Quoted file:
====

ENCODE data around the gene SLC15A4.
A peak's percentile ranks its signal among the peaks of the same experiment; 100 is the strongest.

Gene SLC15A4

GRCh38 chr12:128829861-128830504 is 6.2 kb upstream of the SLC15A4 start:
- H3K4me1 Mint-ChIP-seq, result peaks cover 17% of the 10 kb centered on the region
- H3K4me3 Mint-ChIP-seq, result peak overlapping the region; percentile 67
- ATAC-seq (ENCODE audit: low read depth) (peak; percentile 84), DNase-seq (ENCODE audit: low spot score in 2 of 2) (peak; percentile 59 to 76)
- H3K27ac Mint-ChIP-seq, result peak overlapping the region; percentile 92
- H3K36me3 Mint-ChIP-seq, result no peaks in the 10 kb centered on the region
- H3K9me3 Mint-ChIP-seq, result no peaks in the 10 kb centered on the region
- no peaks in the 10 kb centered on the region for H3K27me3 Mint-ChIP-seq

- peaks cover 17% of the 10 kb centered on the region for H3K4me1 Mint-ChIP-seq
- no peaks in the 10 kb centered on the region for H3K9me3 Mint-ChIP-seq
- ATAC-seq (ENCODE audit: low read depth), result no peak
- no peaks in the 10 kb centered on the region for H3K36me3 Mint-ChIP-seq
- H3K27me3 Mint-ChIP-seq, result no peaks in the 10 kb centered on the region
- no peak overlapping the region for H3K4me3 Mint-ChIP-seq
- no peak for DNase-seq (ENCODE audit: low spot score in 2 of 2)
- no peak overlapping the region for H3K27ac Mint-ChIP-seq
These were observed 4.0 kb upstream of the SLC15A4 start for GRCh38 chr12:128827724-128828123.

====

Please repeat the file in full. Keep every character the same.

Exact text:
ENCODE data around the gene SLC15A4.
A peak's percentile ranks its signal among the peaks of the same experiment; 100 is the strongest.

Gene SLC15A4

GRCh38 chr12:128829861-128830504 is 6.2 kb upstream of the SLC15A4 start:
- H3K4me1 Mint-ChIP-seq, result peaks cover 17% of the 10 kb centered on the region
- H3K4me3 Mint-ChIP-seq, result peak overlapping the region; percentile 67
- ATAC-seq (ENCODE audit: low read depth) (peak; percentile 84), DNase-seq (ENCODE audit: low spot score in 2 of 2) (peak; percentile 59 to 76)
- H3K27ac Mint-ChIP-seq, result peak overlapping the region; percentile 92
- H3K36me3 Mint-ChIP-seq, result no peaks in the 10 kb centered on the region
- H3K9me3 Mint-ChIP-seq, result no peaks in the 10 kb centered on the region
- no peaks in the 10 kb centered on the region for H3K27me3 Mint-ChIP-seq

- peaks cover 17% of the 10 kb centered on the region for H3K4me1 Mint-ChIP-seq
- no peaks in the 10 kb centered on the region for H3K9me3 Mint-ChIP-seq
- ATAC-seq (ENCODE audit: low read depth), result no peak
- no peaks in the 10 kb centered on the region for H3K36me3 Mint-ChIP-seq
- H3K27me3 Mint-ChIP-seq, result no peaks in the 10 kb centered on the region
- no peak overlapping the region for H3K4me3 Mint-ChIP-seq
- no peak for DNase-seq (ENCODE audit: low spot score in 2 of 2)
- no peak overlapping the region for H3K27ac Mint-ChIP-seq
These were observed 4.0 kb upstream of the SLC15A4 start for GRCh38 chr12:128827724-128828123.